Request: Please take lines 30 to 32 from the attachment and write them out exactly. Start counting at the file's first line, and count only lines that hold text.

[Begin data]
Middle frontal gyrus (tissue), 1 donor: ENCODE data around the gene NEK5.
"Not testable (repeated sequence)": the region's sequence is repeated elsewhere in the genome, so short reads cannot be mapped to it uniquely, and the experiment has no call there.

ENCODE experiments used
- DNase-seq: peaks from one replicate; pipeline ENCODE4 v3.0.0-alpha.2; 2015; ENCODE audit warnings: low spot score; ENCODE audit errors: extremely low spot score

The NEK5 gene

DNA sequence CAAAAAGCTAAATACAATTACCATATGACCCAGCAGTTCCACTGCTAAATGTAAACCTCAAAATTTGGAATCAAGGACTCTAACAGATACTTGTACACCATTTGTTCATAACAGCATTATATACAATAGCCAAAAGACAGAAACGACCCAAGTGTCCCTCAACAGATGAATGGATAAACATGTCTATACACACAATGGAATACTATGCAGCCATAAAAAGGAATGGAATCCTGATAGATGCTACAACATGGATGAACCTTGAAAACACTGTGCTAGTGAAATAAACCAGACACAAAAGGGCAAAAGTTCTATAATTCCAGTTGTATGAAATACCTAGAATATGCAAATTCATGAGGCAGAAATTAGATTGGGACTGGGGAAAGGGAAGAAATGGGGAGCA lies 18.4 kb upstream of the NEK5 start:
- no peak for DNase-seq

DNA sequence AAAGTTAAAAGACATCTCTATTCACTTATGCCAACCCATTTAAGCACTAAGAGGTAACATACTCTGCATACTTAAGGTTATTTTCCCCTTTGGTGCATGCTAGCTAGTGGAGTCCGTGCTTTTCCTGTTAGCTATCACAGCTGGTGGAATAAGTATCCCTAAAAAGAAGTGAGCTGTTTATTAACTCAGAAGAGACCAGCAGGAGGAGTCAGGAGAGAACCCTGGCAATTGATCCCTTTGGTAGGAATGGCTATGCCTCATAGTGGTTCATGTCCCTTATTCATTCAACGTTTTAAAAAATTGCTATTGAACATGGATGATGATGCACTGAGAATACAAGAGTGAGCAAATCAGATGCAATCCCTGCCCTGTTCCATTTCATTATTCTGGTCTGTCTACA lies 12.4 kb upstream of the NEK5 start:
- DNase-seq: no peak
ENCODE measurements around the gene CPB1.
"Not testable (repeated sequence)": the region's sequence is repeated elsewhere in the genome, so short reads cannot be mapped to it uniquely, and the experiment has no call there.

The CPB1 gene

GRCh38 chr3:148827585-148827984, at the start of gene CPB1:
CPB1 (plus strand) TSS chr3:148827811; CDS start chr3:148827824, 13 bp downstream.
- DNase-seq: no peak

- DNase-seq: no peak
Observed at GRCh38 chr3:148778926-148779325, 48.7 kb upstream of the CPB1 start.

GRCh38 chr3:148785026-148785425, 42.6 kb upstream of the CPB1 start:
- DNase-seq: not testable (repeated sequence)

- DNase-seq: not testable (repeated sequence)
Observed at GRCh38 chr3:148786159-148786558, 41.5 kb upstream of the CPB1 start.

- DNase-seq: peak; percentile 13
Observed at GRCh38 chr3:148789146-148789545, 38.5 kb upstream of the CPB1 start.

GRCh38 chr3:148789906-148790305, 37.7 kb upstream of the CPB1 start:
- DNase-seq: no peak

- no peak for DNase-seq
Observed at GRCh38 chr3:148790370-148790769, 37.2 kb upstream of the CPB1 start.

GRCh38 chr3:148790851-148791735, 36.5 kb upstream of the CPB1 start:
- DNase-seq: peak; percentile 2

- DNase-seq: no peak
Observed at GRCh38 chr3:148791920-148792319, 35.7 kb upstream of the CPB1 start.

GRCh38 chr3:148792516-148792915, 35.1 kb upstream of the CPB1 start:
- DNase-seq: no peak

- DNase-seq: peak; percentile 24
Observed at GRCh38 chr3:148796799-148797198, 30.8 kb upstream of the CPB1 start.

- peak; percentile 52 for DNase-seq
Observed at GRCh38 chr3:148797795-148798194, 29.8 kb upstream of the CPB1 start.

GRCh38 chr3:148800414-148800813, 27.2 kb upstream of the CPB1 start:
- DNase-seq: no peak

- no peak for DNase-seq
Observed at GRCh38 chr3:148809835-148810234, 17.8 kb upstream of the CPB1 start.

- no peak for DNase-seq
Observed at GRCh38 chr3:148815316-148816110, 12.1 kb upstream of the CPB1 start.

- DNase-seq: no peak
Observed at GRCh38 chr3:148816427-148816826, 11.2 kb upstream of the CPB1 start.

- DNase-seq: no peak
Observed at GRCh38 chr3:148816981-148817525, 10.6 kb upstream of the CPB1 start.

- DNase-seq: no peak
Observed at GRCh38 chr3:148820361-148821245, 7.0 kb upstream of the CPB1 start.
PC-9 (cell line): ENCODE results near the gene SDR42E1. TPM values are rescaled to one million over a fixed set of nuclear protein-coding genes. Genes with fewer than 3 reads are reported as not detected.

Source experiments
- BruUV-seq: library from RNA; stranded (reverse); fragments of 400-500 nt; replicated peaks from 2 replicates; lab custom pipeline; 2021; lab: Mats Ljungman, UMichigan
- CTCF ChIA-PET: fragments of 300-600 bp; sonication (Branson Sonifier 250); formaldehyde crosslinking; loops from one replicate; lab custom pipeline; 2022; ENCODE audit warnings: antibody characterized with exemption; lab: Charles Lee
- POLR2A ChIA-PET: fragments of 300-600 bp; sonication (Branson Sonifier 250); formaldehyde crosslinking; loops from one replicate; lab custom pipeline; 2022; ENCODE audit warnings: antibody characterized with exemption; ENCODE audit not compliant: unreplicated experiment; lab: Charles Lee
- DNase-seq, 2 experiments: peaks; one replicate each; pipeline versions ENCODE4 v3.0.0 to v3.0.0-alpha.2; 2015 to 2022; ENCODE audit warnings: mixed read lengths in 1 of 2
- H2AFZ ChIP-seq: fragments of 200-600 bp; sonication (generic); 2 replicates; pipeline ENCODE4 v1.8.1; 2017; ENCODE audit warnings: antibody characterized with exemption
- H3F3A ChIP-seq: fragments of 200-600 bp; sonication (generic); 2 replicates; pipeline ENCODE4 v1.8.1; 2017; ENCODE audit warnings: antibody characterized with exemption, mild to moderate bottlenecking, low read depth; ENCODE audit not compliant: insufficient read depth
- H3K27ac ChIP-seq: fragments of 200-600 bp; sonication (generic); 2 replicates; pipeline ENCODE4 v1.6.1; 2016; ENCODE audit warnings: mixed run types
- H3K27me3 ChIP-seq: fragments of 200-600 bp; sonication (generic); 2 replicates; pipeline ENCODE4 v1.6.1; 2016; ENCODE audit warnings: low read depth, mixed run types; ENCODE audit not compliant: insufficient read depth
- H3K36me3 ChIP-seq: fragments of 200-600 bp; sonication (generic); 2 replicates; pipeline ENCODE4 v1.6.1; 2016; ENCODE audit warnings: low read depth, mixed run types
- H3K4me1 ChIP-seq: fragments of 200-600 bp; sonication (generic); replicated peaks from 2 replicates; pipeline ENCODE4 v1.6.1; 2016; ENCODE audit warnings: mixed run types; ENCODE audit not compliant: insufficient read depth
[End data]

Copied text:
- DNase-seq: no peak
Observed at GRCh38 chr3:148791920-148792319, 35.7 kb upstream of the CPB1 start.

GRCh38 chr3:148792516-148792915, 35.1 kb upstream of the CPB1 start: